Let me begin my sermon with a question: what’s your favorite comfort food? I googled it, and if you let me list some of the most voted American comforts foods, there were chicken noodle soup, baked ziti, mac and cheese, lasagna, tacos, chicken pot pie, jambalaya, different kind of casseroles, stews, chilies, and so on. Why are these all comfort food? I think people usually associate the feeling of comfort with a certain food that is related to some memories of a special person who cooked the food, like parents or grandparents. Then how does comfort food actually comfort people? Is it because of its taste? Or its generous portion or unchecked calories and carbs? I don’t think they’re not the main reason. We feel comfort from food because we can feel the love and care that we once felt when we ate the food before. With the ingredient of personal sentiments, comfort food becomes more than just a food. It is a channel of consolation and support.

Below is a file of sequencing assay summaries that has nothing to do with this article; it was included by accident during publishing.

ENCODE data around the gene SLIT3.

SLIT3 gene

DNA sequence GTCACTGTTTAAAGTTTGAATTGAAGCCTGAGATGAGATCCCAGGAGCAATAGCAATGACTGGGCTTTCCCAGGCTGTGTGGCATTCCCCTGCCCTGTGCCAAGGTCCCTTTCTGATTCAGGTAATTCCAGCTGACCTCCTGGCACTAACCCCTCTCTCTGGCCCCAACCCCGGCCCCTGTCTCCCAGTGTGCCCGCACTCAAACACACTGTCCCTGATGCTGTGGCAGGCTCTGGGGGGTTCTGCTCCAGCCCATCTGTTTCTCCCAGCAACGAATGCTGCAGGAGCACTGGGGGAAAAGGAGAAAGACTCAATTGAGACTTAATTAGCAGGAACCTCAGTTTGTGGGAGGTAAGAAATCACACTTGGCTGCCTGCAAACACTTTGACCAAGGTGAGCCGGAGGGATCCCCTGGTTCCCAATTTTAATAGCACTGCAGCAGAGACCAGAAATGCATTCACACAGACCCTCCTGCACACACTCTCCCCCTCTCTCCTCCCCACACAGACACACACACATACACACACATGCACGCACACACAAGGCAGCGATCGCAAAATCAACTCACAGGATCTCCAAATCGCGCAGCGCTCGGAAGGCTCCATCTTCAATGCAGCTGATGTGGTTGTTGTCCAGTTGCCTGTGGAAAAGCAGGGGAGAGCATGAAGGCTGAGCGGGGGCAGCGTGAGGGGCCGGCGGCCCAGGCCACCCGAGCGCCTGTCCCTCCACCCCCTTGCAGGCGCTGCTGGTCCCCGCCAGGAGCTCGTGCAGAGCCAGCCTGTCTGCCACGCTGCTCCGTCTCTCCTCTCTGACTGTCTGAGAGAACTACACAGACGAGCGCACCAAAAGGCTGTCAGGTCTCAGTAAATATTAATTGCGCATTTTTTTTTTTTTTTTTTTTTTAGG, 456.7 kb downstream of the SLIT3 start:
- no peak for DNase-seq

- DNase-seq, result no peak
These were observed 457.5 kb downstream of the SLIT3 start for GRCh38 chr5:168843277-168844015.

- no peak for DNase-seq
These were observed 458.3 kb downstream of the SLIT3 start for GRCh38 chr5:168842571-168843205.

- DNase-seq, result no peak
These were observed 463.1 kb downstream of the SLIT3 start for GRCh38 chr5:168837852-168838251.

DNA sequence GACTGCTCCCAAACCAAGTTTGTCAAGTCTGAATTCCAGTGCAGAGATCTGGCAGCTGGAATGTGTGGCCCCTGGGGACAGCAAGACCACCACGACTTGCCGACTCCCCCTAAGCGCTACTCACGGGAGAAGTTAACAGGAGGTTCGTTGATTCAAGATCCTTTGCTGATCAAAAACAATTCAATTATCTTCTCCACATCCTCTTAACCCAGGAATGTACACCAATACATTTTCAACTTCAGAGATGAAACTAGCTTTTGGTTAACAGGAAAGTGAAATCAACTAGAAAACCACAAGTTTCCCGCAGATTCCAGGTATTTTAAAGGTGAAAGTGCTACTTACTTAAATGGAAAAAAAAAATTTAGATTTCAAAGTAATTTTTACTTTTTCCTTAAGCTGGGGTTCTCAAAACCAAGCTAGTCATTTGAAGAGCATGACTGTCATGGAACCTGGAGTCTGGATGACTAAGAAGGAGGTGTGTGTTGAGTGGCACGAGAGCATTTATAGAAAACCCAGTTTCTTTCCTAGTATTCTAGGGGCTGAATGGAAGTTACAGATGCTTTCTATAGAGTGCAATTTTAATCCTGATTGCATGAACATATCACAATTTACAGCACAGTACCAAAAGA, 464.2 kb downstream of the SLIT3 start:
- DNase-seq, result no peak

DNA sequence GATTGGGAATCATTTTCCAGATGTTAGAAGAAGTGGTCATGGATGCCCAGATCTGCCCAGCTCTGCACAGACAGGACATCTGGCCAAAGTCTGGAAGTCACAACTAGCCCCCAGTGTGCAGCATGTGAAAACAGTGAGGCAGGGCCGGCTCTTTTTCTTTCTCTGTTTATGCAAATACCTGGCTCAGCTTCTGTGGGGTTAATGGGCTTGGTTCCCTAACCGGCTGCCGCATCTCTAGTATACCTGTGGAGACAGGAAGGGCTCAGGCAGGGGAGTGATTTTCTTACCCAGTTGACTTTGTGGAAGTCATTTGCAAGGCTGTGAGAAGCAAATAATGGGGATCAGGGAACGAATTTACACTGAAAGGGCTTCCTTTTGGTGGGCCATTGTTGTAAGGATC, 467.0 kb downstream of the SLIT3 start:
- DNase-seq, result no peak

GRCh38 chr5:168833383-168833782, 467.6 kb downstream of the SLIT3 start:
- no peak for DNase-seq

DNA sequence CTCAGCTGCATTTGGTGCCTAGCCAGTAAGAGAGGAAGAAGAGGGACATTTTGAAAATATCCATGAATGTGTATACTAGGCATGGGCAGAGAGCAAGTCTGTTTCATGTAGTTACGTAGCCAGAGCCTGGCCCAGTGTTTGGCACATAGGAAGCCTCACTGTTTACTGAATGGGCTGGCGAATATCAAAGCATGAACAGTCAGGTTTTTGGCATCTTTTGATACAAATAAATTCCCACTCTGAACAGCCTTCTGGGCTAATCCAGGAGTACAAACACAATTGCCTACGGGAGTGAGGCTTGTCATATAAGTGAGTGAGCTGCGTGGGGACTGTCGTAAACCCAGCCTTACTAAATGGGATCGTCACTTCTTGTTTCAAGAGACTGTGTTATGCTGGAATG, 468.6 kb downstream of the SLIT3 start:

Thinking about my comfort food, I figured that I always miss my grandmother’s tofu. I think I already told you about her tofu once before. Anyway, as you already know, tofu is the simple curd made of mashed soybeans. It’s nothing special, and just an everyday food for many Asians. And you can purchase it at any grocery market. But I can proudly say that my grandmother’s homemade tofu was such a special comfort food for me, and it was the best tofu in the world, at least, to me. I remember that she soaked soybeans in water overnight and woke up very early to grind those soybeans in a millstone. My grandparents’ house was in a deep, deep rural area back then, so that they didn’t have any electronic grinder or a gas stove. So it took a while for my grandmother to grind all the soybeans a little amount at a time, made a fire in the old wood stove to boil and churn the soymilk, and finally strained it with a cloth to make tofu. Through this long and painstaking process, she could make only four or five blocks of tofu. But they were more than enough to fully fill and warm up the hungry stomachs of my family in a cold winter morning. The tofu was so fresh that I could even see the steam rise from it. And it was delicious, just by itself. And now I know that I cannot taste that kind of tofu anywhere else. What’s so special about my grandmother’s tofu? Her traditional process of cooking? The soybeans she grew? Were they organic and non-GMO? No…her tofu was special because of her love, the love for her family, the love for her grandson. That love was what comforted me. Nobody can cook better than our grandmothers, because nobody can love us more than them. Food becomes a vessel of love in their hands, at their homes. The taste of my grandmother’s homemade tofu was, indeed, the taste of love.